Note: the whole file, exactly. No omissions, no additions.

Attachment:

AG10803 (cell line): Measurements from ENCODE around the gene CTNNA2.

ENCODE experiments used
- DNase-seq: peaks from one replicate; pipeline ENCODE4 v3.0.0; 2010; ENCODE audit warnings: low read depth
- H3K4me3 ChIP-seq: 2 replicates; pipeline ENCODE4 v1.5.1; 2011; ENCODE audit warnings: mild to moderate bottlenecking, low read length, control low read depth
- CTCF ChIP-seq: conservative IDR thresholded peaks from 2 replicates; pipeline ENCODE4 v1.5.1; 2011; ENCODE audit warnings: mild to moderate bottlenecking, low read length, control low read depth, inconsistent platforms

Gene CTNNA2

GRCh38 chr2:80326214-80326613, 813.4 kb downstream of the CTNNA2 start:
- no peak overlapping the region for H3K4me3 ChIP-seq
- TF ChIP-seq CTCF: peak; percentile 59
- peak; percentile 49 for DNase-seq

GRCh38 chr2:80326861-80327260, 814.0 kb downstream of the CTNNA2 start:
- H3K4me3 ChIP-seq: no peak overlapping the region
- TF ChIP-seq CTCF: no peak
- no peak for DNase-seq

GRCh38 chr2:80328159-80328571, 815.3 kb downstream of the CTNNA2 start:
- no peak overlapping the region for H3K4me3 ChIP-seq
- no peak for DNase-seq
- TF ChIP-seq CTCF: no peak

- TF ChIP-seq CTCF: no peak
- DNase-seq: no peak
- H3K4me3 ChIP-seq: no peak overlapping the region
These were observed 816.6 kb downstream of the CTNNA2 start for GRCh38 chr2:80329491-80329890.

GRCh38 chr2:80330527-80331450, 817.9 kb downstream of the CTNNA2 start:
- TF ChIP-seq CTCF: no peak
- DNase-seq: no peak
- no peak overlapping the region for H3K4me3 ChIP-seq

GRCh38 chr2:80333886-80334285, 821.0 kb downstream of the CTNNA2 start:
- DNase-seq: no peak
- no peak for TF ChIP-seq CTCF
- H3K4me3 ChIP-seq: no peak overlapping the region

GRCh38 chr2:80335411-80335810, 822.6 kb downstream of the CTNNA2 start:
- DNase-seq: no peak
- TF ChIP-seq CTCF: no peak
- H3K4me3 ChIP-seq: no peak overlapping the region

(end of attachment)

AG10803 (cell line): Measurements from ENCODE around the gene CTNNA2.

ENCODE experiments used
- DNase-seq: peaks from one replicate; pipeline ENCODE4 v3.0.0; 2010; ENCODE audit warnings: low read depth
- H3K4me3 ChIP-seq: 2 replicates; pipeline ENCODE4 v1.5.1; 2011; ENCODE audit warnings: mild to moderate bottlenecking, low read length, control low read depth
- CTCF ChIP-seq: conservative IDR thresholded peaks from 2 replicates; pipeline ENCODE4 v1.5.1; 2011; ENCODE audit warnings: mild to moderate bottlenecking, low read length, control low read depth, inconsistent platforms

Gene CTNNA2

GRCh38 chr2:80326214-80326613, 813.4 kb downstream of the CTNNA2 start:
- no peak overlapping the region for H3K4me3 ChIP-seq
- TF ChIP-seq CTCF: peak; percentile 59
- peak; percentile 49 for DNase-seq

GRCh38 chr2:80326861-80327260, 814.0 kb downstream of the CTNNA2 start:
- H3K4me3 ChIP-seq: no peak overlapping the region
- TF ChIP-seq CTCF: no peak
- no peak for DNase-seq

GRCh38 chr2:80328159-80328571, 815.3 kb downstream of the CTNNA2 start:
- no peak overlapping the region for H3K4me3 ChIP-seq
- no peak for DNase-seq
- TF ChIP-seq CTCF: no peak

- TF ChIP-seq CTCF: no peak
- DNase-seq: no peak
- H3K4me3 ChIP-seq: no peak overlapping the region
These were observed 816.6 kb downstream of the CTNNA2 start for GRCh38 chr2:80329491-80329890.

GRCh38 chr2:80330527-80331450, 817.9 kb downstream of the CTNNA2 start:
- TF ChIP-seq CTCF: no peak
- DNase-seq: no peak
- no peak overlapping the region for H3K4me3 ChIP-seq

GRCh38 chr2:80333886-80334285, 821.0 kb downstream of the CTNNA2 start:
- DNase-seq: no peak
- no peak for TF ChIP-seq CTCF
- H3K4me3 ChIP-seq: no peak overlapping the region

GRCh38 chr2:80335411-80335810, 822.6 kb downstream of the CTNNA2 start:
- DNase-seq: no peak
- TF ChIP-seq CTCF: no peak
- H3K4me3 ChIP-seq: no peak overlapping the region